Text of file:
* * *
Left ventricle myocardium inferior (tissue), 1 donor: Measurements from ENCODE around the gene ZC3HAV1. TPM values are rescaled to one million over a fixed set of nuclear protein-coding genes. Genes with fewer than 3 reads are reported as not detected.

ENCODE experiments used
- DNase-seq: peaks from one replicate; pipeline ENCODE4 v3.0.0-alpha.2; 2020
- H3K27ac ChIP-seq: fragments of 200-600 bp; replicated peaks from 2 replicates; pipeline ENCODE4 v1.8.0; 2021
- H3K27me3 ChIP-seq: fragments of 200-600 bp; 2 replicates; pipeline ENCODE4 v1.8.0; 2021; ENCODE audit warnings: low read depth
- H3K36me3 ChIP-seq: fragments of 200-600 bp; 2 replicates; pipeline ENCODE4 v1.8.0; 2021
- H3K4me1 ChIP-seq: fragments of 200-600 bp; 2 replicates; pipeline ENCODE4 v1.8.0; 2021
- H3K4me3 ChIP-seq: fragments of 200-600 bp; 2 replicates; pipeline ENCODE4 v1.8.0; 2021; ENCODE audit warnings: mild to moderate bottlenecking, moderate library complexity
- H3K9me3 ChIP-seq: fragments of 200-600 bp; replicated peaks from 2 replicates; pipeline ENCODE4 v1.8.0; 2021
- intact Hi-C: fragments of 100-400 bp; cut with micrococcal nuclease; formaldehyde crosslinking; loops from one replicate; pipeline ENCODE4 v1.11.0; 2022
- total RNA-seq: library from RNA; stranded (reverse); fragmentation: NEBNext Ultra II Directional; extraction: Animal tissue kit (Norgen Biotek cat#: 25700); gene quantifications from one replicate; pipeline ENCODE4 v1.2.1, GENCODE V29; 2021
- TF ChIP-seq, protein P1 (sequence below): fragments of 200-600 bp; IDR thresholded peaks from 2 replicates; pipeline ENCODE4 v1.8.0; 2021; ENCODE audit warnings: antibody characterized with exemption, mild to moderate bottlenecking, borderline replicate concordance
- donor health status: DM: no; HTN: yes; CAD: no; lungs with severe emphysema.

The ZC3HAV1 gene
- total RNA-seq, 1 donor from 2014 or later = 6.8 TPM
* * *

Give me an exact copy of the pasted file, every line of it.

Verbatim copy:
Left ventricle myocardium inferior (tissue), 1 donor: Measurements from ENCODE around the gene ZC3HAV1. TPM values are rescaled to one million over a fixed set of nuclear protein-coding genes. Genes with fewer than 3 reads are reported as not detected.

ENCODE experiments used
- DNase-seq: peaks from one replicate; pipeline ENCODE4 v3.0.0-alpha.2; 2020
- H3K27ac ChIP-seq: fragments of 200-600 bp; replicated peaks from 2 replicates; pipeline ENCODE4 v1.8.0; 2021
- H3K27me3 ChIP-seq: fragments of 200-600 bp; 2 replicates; pipeline ENCODE4 v1.8.0; 2021; ENCODE audit warnings: low read depth
- H3K36me3 ChIP-seq: fragments of 200-600 bp; 2 replicates; pipeline ENCODE4 v1.8.0; 2021
- H3K4me1 ChIP-seq: fragments of 200-600 bp; 2 replicates; pipeline ENCODE4 v1.8.0; 2021
- H3K4me3 ChIP-seq: fragments of 200-600 bp; 2 replicates; pipeline ENCODE4 v1.8.0; 2021; ENCODE audit warnings: mild to moderate bottlenecking, moderate library complexity
- H3K9me3 ChIP-seq: fragments of 200-600 bp; replicated peaks from 2 replicates; pipeline ENCODE4 v1.8.0; 2021
- intact Hi-C: fragments of 100-400 bp; cut with micrococcal nuclease; formaldehyde crosslinking; loops from one replicate; pipeline ENCODE4 v1.11.0; 2022
- total RNA-seq: library from RNA; stranded (reverse); fragmentation: NEBNext Ultra II Directional; extraction: Animal tissue kit (Norgen Biotek cat#: 25700); gene quantifications from one replicate; pipeline ENCODE4 v1.2.1, GENCODE V29; 2021
- TF ChIP-seq, protein P1 (sequence below): fragments of 200-600 bp; IDR thresholded peaks from 2 replicates; pipeline ENCODE4 v1.8.0; 2021; ENCODE audit warnings: antibody characterized with exemption, mild to moderate bottlenecking, borderline replicate concordance
- donor health status: DM: no; HTN: yes; CAD: no; lungs with severe emphysema.

The ZC3HAV1 gene
- total RNA-seq, 1 donor from 2014 or later = 6.8 TPM